But what really sets The Room apart is the Dementor-like specter of Wiseau himself, whose bleached, hammered face and gaudy tresses of raven hair, coupled with an accent that might have taken root anywhere from Vladivostok to Marseille, both dominate and invalidate every scene he’s in. Wiseau’s character is meant to be a paragon of wronged goodness, but we do well to remember the extra who, encountering Wiseau on the film set, told herself: “Run away right now, Piper, or you’re going to be killed.

That anecdote is one of many choice bits in The Disaster Artist, an account of The Room’s making cowritten by actor Greg Sestero. Sestero started as the film’s line producer, when filming began in San Francisco, but stepped into the role of the hero’s faithless pal, a perch that gave him a clear view of the surrounding maelstrom. Wiseau, despite insisting on promptness, showed up three to four hours late every day. He was unable to commit his own script to memory, so the simplest shots demanded dozens of takes. He exploded when his authority was challenged. He overspent on technology and underspent on humans. He gobbled vitamins, chugged Red Bull, ran through three directors of photography. He believed from the very start that he was making a masterpiece.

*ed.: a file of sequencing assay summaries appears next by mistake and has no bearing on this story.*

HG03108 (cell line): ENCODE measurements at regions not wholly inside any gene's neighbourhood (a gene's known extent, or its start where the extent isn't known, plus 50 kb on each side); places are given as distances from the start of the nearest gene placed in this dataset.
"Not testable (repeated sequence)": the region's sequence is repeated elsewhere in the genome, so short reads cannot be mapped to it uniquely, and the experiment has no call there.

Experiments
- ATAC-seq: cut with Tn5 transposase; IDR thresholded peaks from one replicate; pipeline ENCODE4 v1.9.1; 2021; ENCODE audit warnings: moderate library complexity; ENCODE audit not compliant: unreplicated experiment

Showstoppingly dreadful movies—as opposed to merely rotten ones—can be created by otherwise competent professionals skewing south (think Showgirls or Ishtar) or by bargain-basement hacks scraping by (the schlock-fests pilloried by Mystery Science Theater 3000). The more interesting case is the oblivious amateur. We are familiar now with the example of Edward D. Wood Jr., who perpetrated such Eisenhower-era artifacts as Plan 9 from Outer Space and Glen or Glenda. Wood had passion, resourcefulness, tenacity, a subversive vision. What he lacked, of course, was anything resembling talent—or talent’s lesser cousin, taste. Yet one could argue that his sheer lack of gift gave free rein to his sensibility. Watching his films, we feel ourselves approaching something pure and uncompromised.